- Self-/consumer protection, meaning educated consumers who take action to secure their data. But here, too, government can play a role, with more education for consumers and practical programs that save all three constituents — consumers, government, and industry — huge sums of money. As an analogy, the state of Massachusetts recently began offering free nicotine patches to help people stop smoking. Think of the savings to all three constituents if more people quit. Why couldn’t we have a program like that for better cyber security? Perhaps such software should be given for free or its cost compensated to citizens. In just one area, breach costs, this actually would save billions. Insurance companies and retailers, who have to pay premiums or underwrite and compensate when there is fraudulent use of a consumer’s credit cards, bear the financial burden today. But there are also recovery costs and government fines for broken laws. Cost per breech is rarely reported, but using Target an example, the cost was more than $175 million. Part of a program like this where government is paying license fees for citizens, increasing the revenue of cyber security tools, would be a requirement for more partnership among companies to develop even better tools.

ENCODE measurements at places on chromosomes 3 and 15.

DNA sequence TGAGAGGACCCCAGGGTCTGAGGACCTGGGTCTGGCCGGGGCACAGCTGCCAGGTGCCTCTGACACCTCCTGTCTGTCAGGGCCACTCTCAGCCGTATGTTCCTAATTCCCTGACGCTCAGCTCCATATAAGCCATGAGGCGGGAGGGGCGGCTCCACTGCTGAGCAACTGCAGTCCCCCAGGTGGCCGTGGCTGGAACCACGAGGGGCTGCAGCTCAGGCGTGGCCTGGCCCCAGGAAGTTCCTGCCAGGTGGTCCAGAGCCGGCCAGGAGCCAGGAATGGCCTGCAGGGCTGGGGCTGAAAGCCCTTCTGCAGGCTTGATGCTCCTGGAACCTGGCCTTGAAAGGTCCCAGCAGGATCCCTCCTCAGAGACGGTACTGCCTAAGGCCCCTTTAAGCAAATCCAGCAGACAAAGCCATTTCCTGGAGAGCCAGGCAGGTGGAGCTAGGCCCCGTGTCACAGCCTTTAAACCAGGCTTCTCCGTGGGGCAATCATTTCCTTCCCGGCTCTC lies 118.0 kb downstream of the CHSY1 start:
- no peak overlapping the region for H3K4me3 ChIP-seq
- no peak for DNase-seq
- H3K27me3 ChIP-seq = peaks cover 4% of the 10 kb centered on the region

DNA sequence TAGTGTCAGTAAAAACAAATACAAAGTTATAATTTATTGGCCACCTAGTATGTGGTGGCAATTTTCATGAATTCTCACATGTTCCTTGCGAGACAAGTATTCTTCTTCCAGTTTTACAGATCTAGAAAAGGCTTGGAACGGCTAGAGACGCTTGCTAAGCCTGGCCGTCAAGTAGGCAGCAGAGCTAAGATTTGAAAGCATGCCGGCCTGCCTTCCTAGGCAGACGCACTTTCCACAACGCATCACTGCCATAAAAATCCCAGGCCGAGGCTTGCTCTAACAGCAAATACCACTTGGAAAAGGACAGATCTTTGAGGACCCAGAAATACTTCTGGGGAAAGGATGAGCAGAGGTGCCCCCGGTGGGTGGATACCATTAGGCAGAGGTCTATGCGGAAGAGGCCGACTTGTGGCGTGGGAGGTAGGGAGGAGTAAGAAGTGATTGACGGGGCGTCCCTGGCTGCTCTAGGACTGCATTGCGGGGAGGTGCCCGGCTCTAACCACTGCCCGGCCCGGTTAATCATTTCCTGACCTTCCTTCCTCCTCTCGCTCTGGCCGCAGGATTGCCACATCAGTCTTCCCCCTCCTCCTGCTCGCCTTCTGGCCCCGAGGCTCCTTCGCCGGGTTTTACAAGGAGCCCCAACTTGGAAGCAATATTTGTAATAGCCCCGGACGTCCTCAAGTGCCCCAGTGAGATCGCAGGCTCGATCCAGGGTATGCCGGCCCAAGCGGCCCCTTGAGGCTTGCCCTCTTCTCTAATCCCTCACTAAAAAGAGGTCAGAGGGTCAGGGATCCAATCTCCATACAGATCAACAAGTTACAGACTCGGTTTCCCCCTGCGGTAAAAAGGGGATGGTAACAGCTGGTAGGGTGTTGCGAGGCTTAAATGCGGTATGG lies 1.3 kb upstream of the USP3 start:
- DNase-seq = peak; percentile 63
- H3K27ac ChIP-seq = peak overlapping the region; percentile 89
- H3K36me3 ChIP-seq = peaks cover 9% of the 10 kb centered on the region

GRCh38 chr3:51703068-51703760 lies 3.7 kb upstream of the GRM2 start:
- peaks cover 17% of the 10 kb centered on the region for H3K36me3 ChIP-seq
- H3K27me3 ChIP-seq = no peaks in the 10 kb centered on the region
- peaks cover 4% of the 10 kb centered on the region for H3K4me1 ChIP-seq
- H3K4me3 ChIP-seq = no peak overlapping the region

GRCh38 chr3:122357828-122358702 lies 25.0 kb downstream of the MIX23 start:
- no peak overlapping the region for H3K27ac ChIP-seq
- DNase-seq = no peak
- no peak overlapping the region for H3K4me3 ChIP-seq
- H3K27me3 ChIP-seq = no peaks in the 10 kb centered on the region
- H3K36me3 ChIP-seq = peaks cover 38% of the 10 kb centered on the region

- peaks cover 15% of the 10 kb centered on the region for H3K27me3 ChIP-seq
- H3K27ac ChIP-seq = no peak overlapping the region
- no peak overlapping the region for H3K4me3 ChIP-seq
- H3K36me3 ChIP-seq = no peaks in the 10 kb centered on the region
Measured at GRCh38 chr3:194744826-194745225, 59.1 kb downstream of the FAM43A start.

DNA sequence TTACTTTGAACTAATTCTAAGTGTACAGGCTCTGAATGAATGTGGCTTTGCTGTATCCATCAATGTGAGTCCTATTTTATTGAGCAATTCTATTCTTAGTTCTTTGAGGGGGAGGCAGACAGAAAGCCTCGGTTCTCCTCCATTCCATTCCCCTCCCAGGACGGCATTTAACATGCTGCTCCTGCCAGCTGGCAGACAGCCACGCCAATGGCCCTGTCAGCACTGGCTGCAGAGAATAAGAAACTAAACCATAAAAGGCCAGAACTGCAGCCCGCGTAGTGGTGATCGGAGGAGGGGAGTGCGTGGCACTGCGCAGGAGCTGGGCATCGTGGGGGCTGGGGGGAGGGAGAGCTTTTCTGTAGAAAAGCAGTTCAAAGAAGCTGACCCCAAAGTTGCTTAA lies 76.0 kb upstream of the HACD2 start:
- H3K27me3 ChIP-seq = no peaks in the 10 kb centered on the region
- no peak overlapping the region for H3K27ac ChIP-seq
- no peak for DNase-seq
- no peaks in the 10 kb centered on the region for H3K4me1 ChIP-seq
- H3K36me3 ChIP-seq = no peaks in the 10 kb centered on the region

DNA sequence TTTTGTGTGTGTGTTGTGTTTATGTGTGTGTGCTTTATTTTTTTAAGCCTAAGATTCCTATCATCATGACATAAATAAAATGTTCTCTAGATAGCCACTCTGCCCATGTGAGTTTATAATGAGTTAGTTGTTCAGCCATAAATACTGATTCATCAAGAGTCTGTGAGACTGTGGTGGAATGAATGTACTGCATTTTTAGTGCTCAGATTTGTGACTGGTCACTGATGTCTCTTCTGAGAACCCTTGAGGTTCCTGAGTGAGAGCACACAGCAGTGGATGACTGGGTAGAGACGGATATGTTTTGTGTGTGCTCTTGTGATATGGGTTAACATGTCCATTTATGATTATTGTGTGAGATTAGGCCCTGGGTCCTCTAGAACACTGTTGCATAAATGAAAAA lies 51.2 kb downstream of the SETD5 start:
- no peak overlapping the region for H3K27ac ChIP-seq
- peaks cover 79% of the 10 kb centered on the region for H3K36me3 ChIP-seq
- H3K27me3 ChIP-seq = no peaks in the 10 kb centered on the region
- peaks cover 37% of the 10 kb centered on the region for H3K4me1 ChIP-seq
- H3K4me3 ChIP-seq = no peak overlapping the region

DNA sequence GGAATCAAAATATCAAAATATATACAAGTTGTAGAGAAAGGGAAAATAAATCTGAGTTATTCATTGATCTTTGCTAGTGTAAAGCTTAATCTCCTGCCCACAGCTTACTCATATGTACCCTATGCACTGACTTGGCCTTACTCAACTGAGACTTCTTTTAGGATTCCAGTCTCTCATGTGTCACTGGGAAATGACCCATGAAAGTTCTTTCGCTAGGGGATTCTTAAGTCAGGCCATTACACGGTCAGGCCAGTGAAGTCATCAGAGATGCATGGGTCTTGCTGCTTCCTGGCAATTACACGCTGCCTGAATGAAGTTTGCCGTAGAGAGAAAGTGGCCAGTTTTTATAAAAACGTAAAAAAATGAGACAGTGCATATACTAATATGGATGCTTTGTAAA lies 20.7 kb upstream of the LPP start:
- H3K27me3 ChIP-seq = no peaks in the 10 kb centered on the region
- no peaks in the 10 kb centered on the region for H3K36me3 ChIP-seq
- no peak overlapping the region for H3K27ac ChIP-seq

Of course, ultimately, we are responsible for our own online behavior. If we are app crazy and impulsive in our use of various social sites and promotional advertising, our data will be used,24 either to increase the wealth of a few promoters, or by rogue actors, or worse, hacked. But there are things we can do personally to protect ourselves.25
Conclusion — Can’t We Divert Our Best Minds to Do Good?